Aristotle offers the first systematic account of emotional psychology ever provided, and thinkers today still routinely turn to it to tease out their own reflections on emotion, affect, and mood.
According to Aristotle, the pathē (emotions) operate at the conjunction of physiology and psychology: an outside factor stimulates an internal reaction that is not simply physical but also cognitive.
In general the ancient Greeks believed emotions are not blind animal forces but intelligent and discriminating responses. They are therefore both responsive to cognitive modification (emotions can change when your beliefs change), and they can modify what you believe: that is, when you experience an emotion such as anger, pity, or fear, you enter a new state of mind in which you see things differently, and you reason from different presumptions or grounds.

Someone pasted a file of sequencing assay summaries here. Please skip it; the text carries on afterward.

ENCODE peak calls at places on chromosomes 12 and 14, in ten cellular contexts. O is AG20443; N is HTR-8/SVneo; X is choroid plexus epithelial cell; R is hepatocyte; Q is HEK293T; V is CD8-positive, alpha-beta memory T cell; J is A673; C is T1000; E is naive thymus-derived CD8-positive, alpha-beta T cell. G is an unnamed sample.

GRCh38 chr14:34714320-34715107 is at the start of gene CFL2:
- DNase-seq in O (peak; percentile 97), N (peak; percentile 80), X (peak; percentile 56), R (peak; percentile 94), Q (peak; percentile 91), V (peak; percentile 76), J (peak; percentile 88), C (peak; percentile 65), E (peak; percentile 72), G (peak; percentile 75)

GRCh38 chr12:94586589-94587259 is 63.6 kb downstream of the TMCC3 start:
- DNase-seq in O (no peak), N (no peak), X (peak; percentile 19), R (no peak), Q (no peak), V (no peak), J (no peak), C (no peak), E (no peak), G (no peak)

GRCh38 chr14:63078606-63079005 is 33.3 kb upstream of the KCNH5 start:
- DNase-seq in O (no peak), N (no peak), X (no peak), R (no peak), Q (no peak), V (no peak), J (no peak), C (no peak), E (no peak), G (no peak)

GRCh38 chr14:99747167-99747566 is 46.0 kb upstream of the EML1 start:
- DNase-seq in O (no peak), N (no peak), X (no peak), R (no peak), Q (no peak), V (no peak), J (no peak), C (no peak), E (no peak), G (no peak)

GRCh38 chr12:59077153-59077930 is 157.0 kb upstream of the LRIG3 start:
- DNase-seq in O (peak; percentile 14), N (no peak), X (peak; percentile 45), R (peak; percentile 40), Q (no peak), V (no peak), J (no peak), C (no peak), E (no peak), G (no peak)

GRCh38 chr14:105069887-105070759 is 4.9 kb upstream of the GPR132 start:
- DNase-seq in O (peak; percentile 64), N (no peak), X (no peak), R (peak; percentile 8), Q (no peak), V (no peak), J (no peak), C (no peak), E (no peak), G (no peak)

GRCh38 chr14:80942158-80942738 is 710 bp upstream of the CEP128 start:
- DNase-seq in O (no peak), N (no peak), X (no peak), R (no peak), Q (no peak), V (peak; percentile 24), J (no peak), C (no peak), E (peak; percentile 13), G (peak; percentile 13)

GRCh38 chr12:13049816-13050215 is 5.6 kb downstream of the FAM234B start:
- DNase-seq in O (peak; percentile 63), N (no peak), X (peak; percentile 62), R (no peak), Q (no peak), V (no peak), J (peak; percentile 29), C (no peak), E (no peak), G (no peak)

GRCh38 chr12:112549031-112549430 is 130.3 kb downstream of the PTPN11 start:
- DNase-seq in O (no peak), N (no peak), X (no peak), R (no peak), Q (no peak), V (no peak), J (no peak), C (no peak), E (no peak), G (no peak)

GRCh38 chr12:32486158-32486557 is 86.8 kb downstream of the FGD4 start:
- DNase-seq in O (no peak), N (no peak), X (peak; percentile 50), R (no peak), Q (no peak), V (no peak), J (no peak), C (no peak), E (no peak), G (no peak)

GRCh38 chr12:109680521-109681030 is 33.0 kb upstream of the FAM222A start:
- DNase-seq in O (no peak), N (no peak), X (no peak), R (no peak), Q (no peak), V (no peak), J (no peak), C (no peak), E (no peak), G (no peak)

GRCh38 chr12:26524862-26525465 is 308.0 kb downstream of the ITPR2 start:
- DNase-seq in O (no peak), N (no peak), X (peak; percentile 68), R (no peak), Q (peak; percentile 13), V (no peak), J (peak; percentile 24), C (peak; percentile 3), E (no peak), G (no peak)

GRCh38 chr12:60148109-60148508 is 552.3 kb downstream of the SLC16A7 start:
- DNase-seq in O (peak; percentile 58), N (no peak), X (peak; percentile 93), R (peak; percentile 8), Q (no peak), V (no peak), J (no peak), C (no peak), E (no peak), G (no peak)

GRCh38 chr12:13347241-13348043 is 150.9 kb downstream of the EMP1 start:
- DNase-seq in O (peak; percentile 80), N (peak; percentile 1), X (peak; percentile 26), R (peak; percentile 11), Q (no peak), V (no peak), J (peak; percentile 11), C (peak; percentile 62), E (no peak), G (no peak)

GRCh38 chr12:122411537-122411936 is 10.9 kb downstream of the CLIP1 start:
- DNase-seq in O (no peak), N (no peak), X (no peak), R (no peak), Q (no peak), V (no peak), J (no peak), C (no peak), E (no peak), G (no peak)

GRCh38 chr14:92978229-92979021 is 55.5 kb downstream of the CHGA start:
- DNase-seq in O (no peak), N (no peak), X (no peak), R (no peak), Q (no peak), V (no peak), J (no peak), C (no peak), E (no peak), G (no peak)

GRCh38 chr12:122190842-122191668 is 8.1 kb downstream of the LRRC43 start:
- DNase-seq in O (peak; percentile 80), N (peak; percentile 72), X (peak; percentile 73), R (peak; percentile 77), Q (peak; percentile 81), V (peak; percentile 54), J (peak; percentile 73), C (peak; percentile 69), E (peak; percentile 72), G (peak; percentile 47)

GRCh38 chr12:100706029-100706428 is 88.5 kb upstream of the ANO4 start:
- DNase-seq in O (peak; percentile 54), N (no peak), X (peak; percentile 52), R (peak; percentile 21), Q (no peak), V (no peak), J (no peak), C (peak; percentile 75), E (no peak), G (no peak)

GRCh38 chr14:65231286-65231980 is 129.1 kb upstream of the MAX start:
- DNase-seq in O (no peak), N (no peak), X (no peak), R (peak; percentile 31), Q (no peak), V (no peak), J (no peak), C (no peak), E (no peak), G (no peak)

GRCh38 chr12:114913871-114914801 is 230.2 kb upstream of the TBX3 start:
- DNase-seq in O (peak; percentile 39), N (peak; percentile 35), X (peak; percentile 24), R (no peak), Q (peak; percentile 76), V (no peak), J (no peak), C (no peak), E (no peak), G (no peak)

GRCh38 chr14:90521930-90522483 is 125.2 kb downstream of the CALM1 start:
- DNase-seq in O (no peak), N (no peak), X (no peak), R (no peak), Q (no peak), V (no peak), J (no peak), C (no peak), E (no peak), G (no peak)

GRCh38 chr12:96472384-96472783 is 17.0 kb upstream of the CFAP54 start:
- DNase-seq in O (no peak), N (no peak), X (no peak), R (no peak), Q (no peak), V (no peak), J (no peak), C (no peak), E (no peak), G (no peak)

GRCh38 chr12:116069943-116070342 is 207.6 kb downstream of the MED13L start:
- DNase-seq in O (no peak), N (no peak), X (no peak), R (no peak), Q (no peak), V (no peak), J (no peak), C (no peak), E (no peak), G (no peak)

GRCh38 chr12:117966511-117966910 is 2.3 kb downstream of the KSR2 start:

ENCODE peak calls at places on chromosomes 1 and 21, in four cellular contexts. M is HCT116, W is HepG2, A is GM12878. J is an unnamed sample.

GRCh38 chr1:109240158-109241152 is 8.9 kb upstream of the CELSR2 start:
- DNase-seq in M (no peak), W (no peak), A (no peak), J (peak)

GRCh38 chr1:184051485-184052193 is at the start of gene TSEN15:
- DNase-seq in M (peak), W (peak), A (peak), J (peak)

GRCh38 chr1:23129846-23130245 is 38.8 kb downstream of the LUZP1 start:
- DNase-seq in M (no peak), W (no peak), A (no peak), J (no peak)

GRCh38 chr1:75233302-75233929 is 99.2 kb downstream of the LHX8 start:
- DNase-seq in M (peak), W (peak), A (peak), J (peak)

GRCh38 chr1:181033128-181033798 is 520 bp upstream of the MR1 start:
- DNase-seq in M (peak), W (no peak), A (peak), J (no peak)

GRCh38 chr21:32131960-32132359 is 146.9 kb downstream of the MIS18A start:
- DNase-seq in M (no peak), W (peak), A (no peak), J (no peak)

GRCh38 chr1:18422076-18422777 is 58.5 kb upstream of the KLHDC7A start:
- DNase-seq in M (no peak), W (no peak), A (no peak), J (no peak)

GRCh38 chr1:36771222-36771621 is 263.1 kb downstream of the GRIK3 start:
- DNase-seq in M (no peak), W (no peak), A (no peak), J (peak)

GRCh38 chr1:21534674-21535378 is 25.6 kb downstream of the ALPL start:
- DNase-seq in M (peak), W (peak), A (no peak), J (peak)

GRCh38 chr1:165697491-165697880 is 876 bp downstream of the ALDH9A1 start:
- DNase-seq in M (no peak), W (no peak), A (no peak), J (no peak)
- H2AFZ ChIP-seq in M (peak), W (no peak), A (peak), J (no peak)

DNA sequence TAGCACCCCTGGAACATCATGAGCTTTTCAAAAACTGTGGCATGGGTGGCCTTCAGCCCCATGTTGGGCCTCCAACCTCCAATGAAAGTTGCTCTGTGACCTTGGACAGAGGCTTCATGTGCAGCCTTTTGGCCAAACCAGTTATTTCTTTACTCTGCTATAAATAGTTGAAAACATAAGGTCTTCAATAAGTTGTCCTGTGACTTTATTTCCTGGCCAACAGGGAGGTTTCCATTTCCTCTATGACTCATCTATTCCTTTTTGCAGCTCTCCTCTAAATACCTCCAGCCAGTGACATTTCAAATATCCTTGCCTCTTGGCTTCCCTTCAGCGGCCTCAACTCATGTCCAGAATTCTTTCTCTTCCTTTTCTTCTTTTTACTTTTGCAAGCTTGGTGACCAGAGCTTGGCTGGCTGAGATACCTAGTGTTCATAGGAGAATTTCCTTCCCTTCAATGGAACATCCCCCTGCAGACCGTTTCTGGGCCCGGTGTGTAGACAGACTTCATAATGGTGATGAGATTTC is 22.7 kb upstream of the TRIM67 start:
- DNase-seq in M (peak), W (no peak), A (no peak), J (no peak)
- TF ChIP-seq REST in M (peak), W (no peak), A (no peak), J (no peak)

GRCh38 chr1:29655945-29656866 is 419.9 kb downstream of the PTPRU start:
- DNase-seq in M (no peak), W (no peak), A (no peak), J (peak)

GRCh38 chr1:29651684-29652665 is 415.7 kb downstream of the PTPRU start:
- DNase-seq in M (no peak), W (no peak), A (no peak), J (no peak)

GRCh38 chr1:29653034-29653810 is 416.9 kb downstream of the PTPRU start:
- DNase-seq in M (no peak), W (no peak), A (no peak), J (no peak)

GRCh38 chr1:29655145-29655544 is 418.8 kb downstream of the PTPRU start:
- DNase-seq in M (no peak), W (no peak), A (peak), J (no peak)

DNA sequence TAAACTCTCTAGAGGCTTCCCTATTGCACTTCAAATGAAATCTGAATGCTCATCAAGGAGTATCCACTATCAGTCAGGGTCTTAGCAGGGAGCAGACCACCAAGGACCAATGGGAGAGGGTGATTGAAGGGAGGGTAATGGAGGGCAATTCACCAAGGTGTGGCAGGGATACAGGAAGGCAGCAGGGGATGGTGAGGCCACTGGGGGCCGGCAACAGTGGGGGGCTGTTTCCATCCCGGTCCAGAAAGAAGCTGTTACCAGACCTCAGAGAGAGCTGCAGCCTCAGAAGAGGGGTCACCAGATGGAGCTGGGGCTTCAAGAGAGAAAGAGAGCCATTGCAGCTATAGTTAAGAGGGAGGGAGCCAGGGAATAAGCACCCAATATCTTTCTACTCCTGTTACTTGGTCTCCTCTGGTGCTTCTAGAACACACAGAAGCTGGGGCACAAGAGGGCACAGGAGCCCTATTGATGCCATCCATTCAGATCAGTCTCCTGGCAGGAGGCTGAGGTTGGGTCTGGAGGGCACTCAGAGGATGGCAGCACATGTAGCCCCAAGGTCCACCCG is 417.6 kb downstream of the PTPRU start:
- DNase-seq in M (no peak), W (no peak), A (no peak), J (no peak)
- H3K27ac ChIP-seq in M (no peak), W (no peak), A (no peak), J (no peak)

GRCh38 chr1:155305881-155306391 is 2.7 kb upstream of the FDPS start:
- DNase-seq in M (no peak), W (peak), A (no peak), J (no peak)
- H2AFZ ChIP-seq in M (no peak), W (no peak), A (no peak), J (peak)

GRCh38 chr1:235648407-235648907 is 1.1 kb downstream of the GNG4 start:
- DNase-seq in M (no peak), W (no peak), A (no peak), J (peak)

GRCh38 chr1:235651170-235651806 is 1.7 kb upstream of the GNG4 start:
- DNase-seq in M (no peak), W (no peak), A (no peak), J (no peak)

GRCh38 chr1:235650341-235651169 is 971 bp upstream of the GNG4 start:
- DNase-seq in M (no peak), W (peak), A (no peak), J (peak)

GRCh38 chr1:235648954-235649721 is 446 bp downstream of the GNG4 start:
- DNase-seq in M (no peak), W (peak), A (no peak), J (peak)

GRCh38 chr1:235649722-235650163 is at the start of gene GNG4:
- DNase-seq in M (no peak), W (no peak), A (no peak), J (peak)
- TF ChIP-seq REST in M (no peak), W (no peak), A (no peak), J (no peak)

From this perspective, to have articulatable emotions (fear, anger, pity, compassion), one must first have certain beliefs. What sparks emotion is not the truth of a situation but your beliefs about it—even if your beliefs are wrong. A rhetor who wants to excite or calm the emotions of an audience must first understand this, according to Aristotle; it’s the key to understanding the reasons for which people experience particular emotions.
In groups of 3-4 to discuss key issues in Aristotle’s Rhetoric, Book II:
- what most interested or surprised you?
- What would you most like to explore or analyze or think through?